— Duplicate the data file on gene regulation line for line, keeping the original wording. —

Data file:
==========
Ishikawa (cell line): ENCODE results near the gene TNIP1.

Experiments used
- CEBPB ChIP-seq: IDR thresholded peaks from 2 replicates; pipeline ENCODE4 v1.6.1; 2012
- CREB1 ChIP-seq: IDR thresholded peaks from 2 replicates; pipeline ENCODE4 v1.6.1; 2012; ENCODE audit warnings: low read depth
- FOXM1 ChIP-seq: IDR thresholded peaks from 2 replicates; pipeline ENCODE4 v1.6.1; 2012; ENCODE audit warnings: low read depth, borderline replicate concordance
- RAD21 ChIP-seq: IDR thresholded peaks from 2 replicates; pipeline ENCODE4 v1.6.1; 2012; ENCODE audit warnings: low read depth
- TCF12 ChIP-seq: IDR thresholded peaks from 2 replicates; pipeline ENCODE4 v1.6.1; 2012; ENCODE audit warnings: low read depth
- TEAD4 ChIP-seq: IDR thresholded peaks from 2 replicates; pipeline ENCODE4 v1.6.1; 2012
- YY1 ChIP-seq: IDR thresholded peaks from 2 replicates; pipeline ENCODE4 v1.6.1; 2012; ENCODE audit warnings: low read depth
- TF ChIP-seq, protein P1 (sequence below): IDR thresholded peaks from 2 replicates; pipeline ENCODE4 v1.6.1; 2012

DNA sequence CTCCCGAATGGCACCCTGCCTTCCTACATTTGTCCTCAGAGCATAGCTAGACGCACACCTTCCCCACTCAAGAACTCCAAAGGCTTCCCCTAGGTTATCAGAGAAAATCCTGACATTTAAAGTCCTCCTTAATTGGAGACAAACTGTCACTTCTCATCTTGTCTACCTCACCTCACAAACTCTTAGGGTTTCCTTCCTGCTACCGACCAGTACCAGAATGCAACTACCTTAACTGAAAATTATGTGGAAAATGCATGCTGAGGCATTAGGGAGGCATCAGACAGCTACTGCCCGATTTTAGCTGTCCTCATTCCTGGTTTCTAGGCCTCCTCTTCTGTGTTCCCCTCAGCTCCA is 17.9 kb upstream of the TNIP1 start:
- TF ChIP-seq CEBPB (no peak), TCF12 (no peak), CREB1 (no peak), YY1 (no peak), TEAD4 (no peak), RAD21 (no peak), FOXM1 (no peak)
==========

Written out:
Ishikawa (cell line): ENCODE results near the gene TNIP1.

Experiments used
- CEBPB ChIP-seq: IDR thresholded peaks from 2 replicates; pipeline ENCODE4 v1.6.1; 2012
- CREB1 ChIP-seq: IDR thresholded peaks from 2 replicates; pipeline ENCODE4 v1.6.1; 2012; ENCODE audit warnings: low read depth
- FOXM1 ChIP-seq: IDR thresholded peaks from 2 replicates; pipeline ENCODE4 v1.6.1; 2012; ENCODE audit warnings: low read depth, borderline replicate concordance
- RAD21 ChIP-seq: IDR thresholded peaks from 2 replicates; pipeline ENCODE4 v1.6.1; 2012; ENCODE audit warnings: low read depth
- TCF12 ChIP-seq: IDR thresholded peaks from 2 replicates; pipeline ENCODE4 v1.6.1; 2012; ENCODE audit warnings: low read depth
- TEAD4 ChIP-seq: IDR thresholded peaks from 2 replicates; pipeline ENCODE4 v1.6.1; 2012
- YY1 ChIP-seq: IDR thresholded peaks from 2 replicates; pipeline ENCODE4 v1.6.1; 2012; ENCODE audit warnings: low read depth
- TF ChIP-seq, protein P1 (sequence below): IDR thresholded peaks from 2 replicates; pipeline ENCODE4 v1.6.1; 2012

DNA sequence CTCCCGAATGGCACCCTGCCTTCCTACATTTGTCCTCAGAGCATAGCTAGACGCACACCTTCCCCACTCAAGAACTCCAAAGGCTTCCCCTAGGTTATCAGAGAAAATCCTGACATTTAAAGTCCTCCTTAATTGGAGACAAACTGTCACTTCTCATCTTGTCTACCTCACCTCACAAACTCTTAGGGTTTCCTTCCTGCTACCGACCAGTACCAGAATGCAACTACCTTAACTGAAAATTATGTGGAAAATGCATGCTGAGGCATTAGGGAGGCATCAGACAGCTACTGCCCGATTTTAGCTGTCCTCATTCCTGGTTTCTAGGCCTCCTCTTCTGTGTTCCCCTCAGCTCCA is 17.9 kb upstream of the TNIP1 start:
- TF ChIP-seq CEBPB (no peak), TCF12 (no peak), CREB1 (no peak), YY1 (no peak), TEAD4 (no peak), RAD21 (no peak), FOXM1 (no peak)